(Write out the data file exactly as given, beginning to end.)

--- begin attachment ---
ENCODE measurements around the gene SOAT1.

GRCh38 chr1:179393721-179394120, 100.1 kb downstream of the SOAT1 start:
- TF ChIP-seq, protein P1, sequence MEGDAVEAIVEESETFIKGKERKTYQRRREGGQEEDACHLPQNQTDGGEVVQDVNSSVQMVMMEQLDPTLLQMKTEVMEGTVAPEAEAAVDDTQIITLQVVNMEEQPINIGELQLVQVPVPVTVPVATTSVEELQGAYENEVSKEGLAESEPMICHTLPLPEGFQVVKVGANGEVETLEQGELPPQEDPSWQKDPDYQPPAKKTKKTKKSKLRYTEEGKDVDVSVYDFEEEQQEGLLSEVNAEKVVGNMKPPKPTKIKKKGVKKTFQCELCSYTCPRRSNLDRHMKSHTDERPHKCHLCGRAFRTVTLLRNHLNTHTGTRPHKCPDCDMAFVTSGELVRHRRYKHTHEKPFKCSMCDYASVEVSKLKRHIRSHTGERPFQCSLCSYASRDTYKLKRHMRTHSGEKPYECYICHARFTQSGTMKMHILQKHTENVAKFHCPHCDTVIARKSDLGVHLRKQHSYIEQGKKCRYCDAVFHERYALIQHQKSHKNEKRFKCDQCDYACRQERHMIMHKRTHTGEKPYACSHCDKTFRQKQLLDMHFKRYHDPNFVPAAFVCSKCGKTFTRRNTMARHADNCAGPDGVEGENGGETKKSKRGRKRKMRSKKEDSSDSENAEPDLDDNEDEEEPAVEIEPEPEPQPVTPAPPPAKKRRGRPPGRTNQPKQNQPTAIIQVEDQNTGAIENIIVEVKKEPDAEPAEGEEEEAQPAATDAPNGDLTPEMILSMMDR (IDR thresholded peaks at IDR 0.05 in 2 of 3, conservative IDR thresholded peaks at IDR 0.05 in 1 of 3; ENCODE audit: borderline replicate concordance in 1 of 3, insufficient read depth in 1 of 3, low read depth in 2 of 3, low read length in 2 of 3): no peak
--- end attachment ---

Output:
ENCODE measurements around the gene SOAT1.

GRCh38 chr1:179393721-179394120, 100.1 kb downstream of the SOAT1 start:
- TF ChIP-seq, protein P1, sequence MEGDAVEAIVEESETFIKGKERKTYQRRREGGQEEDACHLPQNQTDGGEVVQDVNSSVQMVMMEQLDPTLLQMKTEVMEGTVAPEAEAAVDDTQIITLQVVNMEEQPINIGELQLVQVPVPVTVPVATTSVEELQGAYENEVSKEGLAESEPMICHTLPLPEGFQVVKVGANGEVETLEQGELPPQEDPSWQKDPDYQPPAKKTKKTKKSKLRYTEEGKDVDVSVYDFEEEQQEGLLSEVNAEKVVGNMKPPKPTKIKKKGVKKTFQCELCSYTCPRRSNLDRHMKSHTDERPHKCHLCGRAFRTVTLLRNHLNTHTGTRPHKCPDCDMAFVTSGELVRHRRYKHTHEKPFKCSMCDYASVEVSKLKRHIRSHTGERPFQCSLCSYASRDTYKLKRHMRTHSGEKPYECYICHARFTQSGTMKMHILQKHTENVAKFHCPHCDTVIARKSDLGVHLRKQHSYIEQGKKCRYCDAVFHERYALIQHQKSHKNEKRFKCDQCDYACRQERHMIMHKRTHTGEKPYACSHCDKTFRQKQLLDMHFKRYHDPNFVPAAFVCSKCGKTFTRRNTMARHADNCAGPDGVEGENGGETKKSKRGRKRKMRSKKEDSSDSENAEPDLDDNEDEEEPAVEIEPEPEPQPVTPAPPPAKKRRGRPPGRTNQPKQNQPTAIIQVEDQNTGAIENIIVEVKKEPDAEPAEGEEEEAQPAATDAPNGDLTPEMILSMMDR (IDR thresholded peaks at IDR 0.05 in 2 of 3, conservative IDR thresholded peaks at IDR 0.05 in 1 of 3; ENCODE audit: borderline replicate concordance in 1 of 3, insufficient read depth in 1 of 3, low read depth in 2 of 3, low read length in 2 of 3): no peak